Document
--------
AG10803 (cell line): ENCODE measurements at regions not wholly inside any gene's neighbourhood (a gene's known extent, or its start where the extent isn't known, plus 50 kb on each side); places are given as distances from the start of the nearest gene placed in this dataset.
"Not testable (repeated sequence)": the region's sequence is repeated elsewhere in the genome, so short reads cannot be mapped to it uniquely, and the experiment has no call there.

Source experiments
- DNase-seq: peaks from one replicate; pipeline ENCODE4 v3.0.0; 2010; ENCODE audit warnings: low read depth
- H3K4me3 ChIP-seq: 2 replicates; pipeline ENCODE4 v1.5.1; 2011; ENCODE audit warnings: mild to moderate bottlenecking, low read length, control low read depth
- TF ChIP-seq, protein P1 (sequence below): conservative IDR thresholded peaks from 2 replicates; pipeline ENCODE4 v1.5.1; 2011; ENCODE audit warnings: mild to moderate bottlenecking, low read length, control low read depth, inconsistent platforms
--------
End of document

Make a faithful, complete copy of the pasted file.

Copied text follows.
AG10803 (cell line): ENCODE measurements at regions not wholly inside any gene's neighbourhood (a gene's known extent, or its start where the extent isn't known, plus 50 kb on each side); places are given as distances from the start of the nearest gene placed in this dataset.
"Not testable (repeated sequence)": the region's sequence is repeated elsewhere in the genome, so short reads cannot be mapped to it uniquely, and the experiment has no call there.

Source experiments
- DNase-seq: peaks from one replicate; pipeline ENCODE4 v3.0.0; 2010; ENCODE audit warnings: low read depth
- H3K4me3 ChIP-seq: 2 replicates; pipeline ENCODE4 v1.5.1; 2011; ENCODE audit warnings: mild to moderate bottlenecking, low read length, control low read depth
- TF ChIP-seq, protein P1 (sequence below): conservative IDR thresholded peaks from 2 replicates; pipeline ENCODE4 v1.5.1; 2011; ENCODE audit warnings: mild to moderate bottlenecking, low read length, control low read depth, inconsistent platforms